sQ: Why don't providers ask men, in just as adamant terms as we ask women, about their birth control methods?
Q: Why do providers have limited education about basics like nutrition, sleep and sociology?
Q: Why are patients with kidney failure, but not any other organ failure, guaranteed government health insurance?
Q: Why was lobotomy a thing?
Q: Why do providers sometimes still prescribe opioids inappropriately for chronic pain conditions?
Q: Why are medication lists and problem lists sometimes incorrect?
Q: Why are medical errors arguably the third leading cause of death in the United States?
A: Medical providers are not immune to bias. We are humans. And humans create the guidelines by which we practice medicine.
We don't ask men about birth control because we as Americans are taught that men are less responsible for birth control decisions than women. This is a cultural bias. We aren't taught as much about nutrition because the medical paradigm focuses more on disease than on health. Patients with kidney failure (but not heart failure, liver failure, pulmonary failure...) are guaranteed health insurance because people who cared were good advocates, and Nixon signed the bill making it law. Lobotomy was a thing because the guy who came up with it was an excellent orator, and the world was desperate for a cure for severe mental illness. Patients are prescribed opioids inappropriately because it's hard to have the conversation about how unhelpful they are. Providers know how hard it is to stop taking them, due to the irreversible neurological changes made by opioid dependence. Medication and problem lists are sometimes incorrect because problems and medications change frequently, and it's hard to keep up. Medical errors are the cause of death because of communication error, time constraints, too many handoffs, and inadequate training.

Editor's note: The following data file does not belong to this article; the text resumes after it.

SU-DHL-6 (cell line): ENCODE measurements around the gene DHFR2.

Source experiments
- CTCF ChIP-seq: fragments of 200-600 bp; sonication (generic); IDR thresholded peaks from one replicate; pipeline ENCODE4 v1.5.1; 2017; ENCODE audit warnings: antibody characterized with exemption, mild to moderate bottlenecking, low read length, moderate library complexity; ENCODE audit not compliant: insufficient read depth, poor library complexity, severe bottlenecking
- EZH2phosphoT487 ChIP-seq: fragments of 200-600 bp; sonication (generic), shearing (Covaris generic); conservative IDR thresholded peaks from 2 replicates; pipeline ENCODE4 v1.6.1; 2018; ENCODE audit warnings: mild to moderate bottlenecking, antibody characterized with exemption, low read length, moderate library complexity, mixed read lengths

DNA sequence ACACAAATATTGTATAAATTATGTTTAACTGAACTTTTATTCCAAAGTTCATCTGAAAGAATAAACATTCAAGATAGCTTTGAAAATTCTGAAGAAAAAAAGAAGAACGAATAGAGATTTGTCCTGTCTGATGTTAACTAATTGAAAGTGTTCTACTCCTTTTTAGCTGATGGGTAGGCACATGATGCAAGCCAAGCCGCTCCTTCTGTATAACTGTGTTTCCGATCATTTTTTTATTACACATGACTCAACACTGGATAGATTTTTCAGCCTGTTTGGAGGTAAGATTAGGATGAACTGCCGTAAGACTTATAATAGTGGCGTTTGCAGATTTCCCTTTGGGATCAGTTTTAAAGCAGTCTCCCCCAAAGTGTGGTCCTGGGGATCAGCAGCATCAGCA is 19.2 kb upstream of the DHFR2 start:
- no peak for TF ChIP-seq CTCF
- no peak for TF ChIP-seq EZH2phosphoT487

...but these are just one provider's perspective from the top of my head.
I believe the more complete answers are complex, systemic, related to human frailty, and the challenges unconscious bias. Providers are biased because they are people. We are biased by the last study we read, by our loved ones' diagnoses, by the worst cases we saw as residents, by how close it is to lunchtime, by our incentives to do good work, by our own moods. We are influenced by the media and by the cultural contexts in which we work. We are limited to short visits, and the information a patient can give us both verbally and nonverbally. We are limited by the training we have received.
Medicine is powerful. And those who practice it are fallible. Accepting the limitations of a human practicing medicine means ...
A decision about a diagnosis or treatment should be arrived at through thoughtful discussion between the provider and the patient who will be affected.
When I know something new, I work to make changes. But I'm human. I'm inconsistent, despite my best efforts.
I'll keep working on it.
"All of this was just someone's idea. It could just as well be mine."